Tag Archives: daughter

How to name babies

Informant Background: The informant was born in rural parts of China called Hainan. She lived there with her grandparents where she attended elementary school. She moved to the United States when she was thirteen. She speaks both Chinese and English. She lives in Los Angeles with her mother but travels back to visit her relatives in Beijing and Hainan every year. She and her mother still practice a lot of Chinese traditions and celebrate Chinese holidays through special meals.


Babies are named as dogs, cat, rock, or owl as a pet name so that they would not be thought of as human because the parents are not sure if the baby will survive. If the baby survives the first year then the baby will get human name. Chinese parents who want boys would name their daughter to sound like “asking for a son,” “praying for a son,” or boy’s name so that their next baby will be a boy.

The informant said she learned this she was growing up in China. She said that nowadays it is less practiced. But sometimes the child will be given an official name but the parents will still call their baby using the pet name. The practice of naming daughters to “pray for a son” has lessens as well. The informant said she personally knows some girls whose names are homonym of the word son.


This shows the importance of why some people celebrate first birthday for their baby even though the baby will not remember the event. It is evident that the celebration is for the family and the community to celebrate the survival and the integration of a new member. This is also similar to some Western culture the belief that children are not yet human unless they survive the first year or two. This also shows the fear of the fragility of newborns, especially in the past where there was no advanced medical practice to ensure the baby’s survival. Parents do not want to give babies human names with fear of the babies dying while the connection is already established. Parents then want to make sure their child would survive before they become an official part of the family. Otherwise if the baby did not survive they would lose an “official” member of family (and society). Giving the baby an official name and last name is to integrate the baby as a new member/individual to the community. Not making that official until the survival of the child is guaranteed can prevent that community from constantly losing their members due to death at a young age. This also shows how the individual identity within society is not established until after the first year of survival.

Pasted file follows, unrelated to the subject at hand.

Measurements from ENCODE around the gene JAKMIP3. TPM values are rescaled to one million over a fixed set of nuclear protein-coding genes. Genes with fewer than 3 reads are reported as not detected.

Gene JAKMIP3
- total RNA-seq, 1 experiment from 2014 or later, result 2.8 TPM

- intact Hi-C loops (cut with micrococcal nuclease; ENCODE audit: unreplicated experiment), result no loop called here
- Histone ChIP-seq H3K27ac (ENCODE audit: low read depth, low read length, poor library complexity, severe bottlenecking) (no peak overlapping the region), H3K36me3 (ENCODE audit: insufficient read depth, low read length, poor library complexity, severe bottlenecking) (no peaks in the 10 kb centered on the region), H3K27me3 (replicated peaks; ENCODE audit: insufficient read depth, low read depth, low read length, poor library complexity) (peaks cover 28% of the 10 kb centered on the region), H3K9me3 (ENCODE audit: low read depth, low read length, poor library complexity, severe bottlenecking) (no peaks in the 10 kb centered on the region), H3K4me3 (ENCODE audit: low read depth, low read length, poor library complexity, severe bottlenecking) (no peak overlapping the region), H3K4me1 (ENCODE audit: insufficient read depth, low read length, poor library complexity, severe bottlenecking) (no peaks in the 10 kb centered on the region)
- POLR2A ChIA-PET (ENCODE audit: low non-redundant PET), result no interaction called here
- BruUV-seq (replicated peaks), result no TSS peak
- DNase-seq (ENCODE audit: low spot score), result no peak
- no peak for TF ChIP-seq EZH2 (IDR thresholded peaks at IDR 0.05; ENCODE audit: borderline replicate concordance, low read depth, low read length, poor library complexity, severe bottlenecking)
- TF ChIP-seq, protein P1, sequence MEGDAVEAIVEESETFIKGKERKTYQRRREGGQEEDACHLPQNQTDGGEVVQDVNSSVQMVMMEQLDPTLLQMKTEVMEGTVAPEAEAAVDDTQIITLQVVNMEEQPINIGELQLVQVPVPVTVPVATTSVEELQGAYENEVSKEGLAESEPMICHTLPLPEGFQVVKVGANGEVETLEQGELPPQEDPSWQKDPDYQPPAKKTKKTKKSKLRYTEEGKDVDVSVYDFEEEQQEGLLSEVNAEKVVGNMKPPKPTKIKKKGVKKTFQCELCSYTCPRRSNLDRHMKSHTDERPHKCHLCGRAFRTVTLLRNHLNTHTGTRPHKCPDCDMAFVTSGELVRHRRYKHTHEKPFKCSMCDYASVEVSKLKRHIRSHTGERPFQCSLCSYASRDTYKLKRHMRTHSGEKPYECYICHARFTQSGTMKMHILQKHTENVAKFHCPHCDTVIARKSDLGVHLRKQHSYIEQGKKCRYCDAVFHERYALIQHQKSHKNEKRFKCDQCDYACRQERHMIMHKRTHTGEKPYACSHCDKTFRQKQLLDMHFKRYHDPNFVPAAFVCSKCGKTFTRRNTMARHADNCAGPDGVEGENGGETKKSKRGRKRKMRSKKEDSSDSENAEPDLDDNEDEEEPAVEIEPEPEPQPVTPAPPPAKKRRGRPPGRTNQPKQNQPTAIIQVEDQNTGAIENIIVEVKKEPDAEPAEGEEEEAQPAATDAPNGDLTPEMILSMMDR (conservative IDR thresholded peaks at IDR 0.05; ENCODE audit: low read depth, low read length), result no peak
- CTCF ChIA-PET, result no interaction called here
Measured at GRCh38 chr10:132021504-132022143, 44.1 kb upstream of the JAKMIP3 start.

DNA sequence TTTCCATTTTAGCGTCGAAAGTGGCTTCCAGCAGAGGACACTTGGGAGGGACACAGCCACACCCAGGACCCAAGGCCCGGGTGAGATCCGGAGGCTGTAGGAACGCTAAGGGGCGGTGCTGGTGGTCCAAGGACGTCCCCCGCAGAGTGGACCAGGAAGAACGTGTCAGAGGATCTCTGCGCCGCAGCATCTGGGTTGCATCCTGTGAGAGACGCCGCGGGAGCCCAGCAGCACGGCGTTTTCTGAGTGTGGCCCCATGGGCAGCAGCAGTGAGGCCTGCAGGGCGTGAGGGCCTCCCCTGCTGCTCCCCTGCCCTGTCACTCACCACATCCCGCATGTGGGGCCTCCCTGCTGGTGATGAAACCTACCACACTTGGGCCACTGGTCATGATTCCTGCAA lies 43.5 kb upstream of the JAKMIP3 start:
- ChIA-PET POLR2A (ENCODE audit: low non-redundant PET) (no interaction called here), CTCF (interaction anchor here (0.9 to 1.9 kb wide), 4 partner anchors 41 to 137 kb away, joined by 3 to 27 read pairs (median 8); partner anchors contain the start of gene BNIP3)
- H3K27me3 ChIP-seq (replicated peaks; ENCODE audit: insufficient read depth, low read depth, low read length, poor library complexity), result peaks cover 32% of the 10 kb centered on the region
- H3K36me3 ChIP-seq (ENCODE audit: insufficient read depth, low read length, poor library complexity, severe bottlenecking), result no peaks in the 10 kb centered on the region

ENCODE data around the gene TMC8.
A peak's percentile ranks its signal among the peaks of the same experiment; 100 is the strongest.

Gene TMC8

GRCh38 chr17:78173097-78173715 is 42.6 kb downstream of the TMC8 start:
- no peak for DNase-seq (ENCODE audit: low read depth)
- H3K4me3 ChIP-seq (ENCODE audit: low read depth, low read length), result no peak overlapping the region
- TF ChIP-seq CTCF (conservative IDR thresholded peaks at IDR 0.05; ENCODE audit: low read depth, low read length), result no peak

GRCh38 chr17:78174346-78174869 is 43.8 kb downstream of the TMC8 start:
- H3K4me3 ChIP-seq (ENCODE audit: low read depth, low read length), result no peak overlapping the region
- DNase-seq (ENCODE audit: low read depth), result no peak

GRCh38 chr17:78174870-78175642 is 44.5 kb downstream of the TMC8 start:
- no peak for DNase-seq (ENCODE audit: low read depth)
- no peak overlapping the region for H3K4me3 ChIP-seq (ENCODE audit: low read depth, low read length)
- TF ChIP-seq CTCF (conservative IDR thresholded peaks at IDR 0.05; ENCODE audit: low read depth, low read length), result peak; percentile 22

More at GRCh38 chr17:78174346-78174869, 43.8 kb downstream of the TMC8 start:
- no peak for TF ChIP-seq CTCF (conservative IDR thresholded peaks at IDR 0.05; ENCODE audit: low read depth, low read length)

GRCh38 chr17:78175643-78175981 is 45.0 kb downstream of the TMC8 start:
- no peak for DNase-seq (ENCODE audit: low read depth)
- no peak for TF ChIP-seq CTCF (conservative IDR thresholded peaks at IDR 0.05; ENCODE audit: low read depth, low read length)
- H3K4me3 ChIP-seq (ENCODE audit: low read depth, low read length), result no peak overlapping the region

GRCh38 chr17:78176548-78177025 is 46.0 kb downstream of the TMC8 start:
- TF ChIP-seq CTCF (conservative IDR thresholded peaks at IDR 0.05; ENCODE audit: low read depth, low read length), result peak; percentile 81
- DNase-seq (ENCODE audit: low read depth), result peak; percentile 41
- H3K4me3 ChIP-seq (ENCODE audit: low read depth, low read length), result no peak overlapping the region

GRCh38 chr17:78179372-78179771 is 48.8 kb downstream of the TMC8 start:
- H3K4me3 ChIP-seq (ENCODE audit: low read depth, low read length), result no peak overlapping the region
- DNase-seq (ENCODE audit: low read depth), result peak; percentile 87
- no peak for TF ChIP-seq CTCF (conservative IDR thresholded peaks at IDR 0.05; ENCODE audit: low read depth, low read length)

The naming of baby girls to “pray” or “ask” for a son seems very strange but yet understandable since Chinese culture is a patrimonial society. The particular way of naming of baby girls is the direct reflection of how Chinese culture preference in male and how male is the dominant gender. Daughters are then perceived as the stage before the baby boy is born. The parents then use the daughters to pray for a son. Naming their daughters to sound like they are saying “praying for a son” forces them to say it constantly in hope that it would come true.

This shows again how an individual is integrated into a community through different methods; also when the individual is integrated.


The Roast

The informant recounted the legend on Easter in the context of telling family stories. She acknowledges that it isn’t specifically tied to her family but could be from anyone’s family.

A mother is teaching her daughter how to cook a ham, and when she cuts the end off, and puts it aside, and puts the ham in the oven and bakes it. [The informant mimes these actions as she tells the story.]

And the daughter says: ‘Why did you do that?’

And she says: ‘Oh, I don’t know, because my mother did.’

So, the daughter goes to the grandma and she says: ‘Grandma, why did you do that?’

And she says: ‘I don’t know, because my mother did.’

And so, she goes to the great-grandma and she says: ‘Grandma, why did you do that?’

And she says: ‘Cuz I had a small pan!’

[Everyone at the table chuckles.]

Me: And when would you tell that story?

Informant: To your granddaughter? I don’t know. When you’re eating ham? [laughs] When someone asks “why?”.



This exists both as a general funny story to tell to the family but also as a piece of meta-folklore explaining how traditions come to be. It also follows the rule of three from Olrik’s epic laws. The daughter has to ask three mothers to get her answer about the tradition.